After completion of the polymerization reaction, the polymer is conveniently recovered from theemulsion by addition of an excess of a lower alcohol and the resulting precipitate separated from the mixture by filtration. Alternatively, the polymer may be recovered by precipitation through acidification of'the emulsion or by destroying the emulsion through addition of a sait such as sodium chloride. Other methods of recovering the polymer from the emulsionwill be apparent to those skilled in the art. 7 i

The techniques employed in suspension polymerization are-in certain ways similar to those employed in emulsion polymerization, but the nature of. the process is quite different. Thus, suspension polymeriztion, like emulsion polymerization, utilizes an aqueous carrier for the monomer and includes similar types of surfactants in the reaction system; However, the surfactant isemployed in smaller proportions'and thus acts not as an emulsifier but as a dispersing agent which aidsthe breakdown of the bulk of monomer into small globules distributed throughout the aqueous medium. A solventsoluble initiator is used so that each monomer'globule lymerized material, a suspending agent, thickener or salt is usually incorporated in the polymerization medium. Colloidal suspending agents such as cellulose deb rivatives', gums, polyacrylate salts, gelatin, starch,alginates and polyvinyl alcohol are absorbed on the surface of the globules and prevent their sticking together. Thickeners, such as glycols, glycerol, and polyglycols increase the viscosity of the system, and thus its degree of dispersion. Salts increase interfacial tension, lower the solubility of the monomer in the aqueous phase and increase its density.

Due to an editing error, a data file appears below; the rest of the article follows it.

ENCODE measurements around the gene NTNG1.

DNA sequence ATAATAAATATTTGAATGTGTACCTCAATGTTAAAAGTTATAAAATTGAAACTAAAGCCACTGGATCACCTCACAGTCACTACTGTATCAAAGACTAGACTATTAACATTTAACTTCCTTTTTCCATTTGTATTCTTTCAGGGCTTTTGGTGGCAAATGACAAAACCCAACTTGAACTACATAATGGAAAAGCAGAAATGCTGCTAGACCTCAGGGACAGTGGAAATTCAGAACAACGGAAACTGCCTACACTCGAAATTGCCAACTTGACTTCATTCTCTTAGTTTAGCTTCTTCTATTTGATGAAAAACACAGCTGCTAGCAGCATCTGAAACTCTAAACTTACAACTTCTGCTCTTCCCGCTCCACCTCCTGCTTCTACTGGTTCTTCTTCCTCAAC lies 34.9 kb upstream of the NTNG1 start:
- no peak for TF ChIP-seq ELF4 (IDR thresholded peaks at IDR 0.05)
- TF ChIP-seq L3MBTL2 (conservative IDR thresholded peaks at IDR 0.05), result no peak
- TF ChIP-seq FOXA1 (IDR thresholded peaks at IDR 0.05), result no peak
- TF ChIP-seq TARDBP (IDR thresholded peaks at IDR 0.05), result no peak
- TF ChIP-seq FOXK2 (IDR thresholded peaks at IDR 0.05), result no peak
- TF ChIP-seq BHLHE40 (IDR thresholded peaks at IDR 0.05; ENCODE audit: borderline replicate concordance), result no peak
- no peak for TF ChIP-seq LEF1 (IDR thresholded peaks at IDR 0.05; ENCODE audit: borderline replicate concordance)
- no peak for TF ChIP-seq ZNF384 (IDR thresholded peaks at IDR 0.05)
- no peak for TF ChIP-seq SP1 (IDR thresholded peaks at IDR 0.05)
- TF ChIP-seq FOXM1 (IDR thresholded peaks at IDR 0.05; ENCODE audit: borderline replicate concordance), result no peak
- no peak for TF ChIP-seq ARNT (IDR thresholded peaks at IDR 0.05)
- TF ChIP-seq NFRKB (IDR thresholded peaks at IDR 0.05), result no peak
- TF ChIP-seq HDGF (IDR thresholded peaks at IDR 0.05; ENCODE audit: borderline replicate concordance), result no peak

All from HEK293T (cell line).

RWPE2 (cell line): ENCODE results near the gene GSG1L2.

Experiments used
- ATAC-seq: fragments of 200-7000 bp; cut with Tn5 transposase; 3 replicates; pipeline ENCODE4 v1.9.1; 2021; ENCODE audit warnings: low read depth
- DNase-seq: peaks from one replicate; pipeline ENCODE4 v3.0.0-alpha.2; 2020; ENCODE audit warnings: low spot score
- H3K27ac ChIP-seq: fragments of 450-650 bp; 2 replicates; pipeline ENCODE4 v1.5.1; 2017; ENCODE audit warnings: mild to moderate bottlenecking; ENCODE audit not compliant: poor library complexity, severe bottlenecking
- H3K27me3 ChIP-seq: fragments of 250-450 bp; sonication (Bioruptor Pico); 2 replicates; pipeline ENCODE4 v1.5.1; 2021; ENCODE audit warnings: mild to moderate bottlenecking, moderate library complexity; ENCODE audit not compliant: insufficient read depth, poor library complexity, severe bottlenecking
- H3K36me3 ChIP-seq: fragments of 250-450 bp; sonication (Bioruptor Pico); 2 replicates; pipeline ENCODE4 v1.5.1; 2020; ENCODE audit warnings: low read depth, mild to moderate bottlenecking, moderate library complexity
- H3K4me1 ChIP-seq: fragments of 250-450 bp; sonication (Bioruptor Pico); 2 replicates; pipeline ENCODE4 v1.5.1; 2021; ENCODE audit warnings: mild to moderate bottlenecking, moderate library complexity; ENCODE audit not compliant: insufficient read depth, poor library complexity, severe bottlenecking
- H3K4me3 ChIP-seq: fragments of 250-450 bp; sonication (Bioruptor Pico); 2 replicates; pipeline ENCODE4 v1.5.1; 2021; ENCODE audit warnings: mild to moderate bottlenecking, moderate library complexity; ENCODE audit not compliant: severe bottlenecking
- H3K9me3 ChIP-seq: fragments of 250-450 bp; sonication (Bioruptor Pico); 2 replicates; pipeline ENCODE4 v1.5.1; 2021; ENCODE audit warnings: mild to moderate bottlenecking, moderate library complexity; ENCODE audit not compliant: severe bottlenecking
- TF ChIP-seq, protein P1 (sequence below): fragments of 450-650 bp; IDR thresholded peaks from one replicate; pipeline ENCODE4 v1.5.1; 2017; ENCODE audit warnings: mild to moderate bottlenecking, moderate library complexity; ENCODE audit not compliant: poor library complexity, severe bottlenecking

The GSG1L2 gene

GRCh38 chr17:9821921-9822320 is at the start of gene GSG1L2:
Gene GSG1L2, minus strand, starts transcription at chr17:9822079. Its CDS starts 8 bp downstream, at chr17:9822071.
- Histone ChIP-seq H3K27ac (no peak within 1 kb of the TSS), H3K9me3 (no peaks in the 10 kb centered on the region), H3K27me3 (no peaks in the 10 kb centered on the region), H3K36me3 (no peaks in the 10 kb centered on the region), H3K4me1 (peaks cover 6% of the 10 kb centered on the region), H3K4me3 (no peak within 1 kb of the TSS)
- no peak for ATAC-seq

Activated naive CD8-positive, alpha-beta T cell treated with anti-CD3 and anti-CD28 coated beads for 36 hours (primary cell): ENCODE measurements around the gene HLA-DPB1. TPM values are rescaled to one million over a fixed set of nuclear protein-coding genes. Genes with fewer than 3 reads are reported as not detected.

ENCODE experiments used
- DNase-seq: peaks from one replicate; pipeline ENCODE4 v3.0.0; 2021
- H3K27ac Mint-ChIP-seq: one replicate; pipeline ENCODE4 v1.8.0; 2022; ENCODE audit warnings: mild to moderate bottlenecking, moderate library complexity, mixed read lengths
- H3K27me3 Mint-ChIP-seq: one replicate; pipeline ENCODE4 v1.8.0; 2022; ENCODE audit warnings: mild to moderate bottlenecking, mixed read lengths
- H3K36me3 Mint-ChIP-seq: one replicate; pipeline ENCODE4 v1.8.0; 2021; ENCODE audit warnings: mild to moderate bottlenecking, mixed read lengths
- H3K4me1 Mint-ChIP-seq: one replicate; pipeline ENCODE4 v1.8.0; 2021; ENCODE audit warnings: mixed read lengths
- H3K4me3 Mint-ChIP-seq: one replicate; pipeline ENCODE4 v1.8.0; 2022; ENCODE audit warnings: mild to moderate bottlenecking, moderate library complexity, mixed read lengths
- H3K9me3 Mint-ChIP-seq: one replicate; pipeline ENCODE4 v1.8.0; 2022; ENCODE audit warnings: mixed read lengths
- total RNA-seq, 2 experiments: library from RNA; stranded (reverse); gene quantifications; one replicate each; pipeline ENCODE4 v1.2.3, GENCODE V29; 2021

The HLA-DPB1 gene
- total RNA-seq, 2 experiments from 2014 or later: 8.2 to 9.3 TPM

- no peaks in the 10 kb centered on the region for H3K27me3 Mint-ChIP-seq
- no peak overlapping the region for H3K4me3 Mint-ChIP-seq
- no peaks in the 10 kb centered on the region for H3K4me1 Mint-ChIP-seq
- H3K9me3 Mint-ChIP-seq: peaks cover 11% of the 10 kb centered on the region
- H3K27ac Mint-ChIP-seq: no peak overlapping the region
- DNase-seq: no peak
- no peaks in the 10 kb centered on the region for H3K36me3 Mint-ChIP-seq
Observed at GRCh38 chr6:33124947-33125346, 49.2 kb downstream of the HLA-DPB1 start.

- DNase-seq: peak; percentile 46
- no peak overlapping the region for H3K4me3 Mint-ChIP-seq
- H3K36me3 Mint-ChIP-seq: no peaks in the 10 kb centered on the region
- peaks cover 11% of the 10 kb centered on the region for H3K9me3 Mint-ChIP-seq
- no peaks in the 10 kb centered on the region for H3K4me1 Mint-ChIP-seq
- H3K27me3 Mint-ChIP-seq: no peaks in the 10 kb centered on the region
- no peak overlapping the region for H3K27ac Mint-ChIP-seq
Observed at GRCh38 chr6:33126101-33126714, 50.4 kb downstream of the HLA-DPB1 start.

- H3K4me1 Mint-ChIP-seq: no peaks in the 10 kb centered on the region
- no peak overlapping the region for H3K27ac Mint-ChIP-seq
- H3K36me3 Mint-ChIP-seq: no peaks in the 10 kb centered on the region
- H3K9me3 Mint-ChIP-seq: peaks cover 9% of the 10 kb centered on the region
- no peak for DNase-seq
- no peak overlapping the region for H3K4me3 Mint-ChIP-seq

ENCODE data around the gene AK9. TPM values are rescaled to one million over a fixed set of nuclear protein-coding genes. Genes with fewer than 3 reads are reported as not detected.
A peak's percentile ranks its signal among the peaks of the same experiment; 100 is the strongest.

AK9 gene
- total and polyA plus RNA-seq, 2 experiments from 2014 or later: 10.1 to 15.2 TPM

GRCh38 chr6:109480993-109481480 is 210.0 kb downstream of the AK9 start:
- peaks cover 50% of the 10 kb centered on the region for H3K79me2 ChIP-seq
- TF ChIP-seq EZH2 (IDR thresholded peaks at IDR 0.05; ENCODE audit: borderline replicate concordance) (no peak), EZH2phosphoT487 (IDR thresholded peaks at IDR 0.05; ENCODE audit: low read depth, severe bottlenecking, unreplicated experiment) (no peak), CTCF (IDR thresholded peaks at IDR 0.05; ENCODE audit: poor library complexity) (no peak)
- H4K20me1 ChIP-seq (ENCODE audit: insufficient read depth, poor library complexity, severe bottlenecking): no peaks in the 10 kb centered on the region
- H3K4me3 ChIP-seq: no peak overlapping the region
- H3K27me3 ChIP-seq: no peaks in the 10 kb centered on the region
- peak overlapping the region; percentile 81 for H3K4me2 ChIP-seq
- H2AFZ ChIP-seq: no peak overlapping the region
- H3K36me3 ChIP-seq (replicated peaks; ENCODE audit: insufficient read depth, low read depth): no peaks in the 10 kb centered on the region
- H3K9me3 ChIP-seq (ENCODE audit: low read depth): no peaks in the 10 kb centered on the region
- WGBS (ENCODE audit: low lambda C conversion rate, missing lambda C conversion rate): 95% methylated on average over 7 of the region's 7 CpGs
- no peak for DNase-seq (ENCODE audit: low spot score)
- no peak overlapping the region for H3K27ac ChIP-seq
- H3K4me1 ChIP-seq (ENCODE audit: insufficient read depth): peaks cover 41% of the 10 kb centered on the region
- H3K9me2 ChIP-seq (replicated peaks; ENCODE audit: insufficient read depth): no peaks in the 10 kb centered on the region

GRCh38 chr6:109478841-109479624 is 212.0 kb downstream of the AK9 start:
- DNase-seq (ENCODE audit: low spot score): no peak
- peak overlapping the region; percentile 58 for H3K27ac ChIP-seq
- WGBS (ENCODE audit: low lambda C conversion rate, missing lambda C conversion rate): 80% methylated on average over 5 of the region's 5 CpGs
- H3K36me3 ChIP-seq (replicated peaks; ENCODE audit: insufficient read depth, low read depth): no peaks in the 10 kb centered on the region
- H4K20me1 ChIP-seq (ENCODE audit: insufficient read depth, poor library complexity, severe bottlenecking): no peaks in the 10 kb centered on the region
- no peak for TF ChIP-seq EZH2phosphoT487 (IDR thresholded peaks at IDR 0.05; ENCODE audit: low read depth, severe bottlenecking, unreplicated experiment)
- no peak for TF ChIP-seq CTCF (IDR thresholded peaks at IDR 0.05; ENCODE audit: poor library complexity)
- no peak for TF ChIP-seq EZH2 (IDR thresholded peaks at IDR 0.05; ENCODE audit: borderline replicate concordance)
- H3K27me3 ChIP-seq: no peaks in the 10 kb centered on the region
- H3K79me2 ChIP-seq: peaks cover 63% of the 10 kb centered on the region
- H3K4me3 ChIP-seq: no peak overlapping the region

A small amount of a lubricant such as lauryl alcohol, cetyl alcohol or stearic acid is also preferably included in the polymerization medium. Lubricants promote the formation of uniform globules of polymerizing material.

The proportions of monomer and initiator are approximatelythe same for a suspension polymerization system as they are for an emulsion system. Polymerization is conveniently conducted at temperatures on the order of about 70 to about 90C. under an inert atmosphere. Product recovery is effected by filtration of the solid polymer product from the water carrier.

As noted above, various ethylenically unsaturated comonomers may be utilized in the abovedescribed polymerization process. Comonomers which may be employed include light-sensitive comonomers such as ethylene glycol methacrylate cinnamate and the other photosensitivemonomers described in the copending coassigned application of Dunnavant et al., Ser. No.